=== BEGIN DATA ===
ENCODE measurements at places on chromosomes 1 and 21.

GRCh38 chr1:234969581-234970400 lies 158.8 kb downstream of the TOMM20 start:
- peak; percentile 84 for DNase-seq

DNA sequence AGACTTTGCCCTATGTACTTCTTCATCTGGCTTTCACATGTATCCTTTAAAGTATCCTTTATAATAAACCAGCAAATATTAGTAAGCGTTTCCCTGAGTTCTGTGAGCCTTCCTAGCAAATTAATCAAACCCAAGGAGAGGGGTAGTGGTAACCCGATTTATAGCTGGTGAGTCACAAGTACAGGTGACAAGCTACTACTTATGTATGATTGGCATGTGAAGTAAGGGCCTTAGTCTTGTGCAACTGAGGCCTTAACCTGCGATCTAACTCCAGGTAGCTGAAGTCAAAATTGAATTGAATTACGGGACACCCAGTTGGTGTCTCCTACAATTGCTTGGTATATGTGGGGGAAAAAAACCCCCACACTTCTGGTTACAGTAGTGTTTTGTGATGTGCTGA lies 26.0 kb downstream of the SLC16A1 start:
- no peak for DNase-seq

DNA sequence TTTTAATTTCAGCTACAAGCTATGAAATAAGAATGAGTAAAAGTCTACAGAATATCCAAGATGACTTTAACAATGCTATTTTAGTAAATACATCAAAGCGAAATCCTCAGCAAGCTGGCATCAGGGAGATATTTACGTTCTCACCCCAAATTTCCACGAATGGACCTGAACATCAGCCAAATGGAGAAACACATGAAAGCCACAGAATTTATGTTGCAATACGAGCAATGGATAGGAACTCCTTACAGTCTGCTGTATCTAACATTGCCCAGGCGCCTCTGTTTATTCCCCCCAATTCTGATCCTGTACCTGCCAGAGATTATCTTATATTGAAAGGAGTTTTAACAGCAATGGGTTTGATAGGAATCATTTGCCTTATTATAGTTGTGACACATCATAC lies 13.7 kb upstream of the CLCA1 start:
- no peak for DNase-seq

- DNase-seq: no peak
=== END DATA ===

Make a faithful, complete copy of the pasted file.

ENCODE measurements at places on chromosomes 1 and 21.

GRCh38 chr1:234969581-234970400 lies 158.8 kb downstream of the TOMM20 start:
- peak; percentile 84 for DNase-seq

DNA sequence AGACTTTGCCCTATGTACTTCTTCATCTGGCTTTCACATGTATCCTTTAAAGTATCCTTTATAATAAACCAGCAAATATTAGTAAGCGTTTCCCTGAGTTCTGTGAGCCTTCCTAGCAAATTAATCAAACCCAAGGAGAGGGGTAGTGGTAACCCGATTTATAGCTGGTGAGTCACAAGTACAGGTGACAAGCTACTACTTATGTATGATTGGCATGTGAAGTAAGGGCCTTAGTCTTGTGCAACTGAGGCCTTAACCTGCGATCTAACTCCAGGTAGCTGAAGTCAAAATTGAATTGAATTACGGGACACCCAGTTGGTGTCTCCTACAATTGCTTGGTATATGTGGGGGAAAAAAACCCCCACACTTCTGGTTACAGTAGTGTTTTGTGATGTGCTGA lies 26.0 kb downstream of the SLC16A1 start:
- no peak for DNase-seq

DNA sequence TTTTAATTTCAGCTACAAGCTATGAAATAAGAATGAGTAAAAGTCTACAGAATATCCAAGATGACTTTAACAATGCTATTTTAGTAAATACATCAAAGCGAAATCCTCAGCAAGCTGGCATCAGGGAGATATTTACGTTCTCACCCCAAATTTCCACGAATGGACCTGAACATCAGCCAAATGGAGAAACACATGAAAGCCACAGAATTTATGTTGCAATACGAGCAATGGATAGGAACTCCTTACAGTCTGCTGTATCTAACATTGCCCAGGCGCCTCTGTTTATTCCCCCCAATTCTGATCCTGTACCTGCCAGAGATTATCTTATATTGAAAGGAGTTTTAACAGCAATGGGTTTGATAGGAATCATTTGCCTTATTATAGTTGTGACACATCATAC lies 13.7 kb upstream of the CLCA1 start:
- no peak for DNase-seq

- DNase-seq: no peak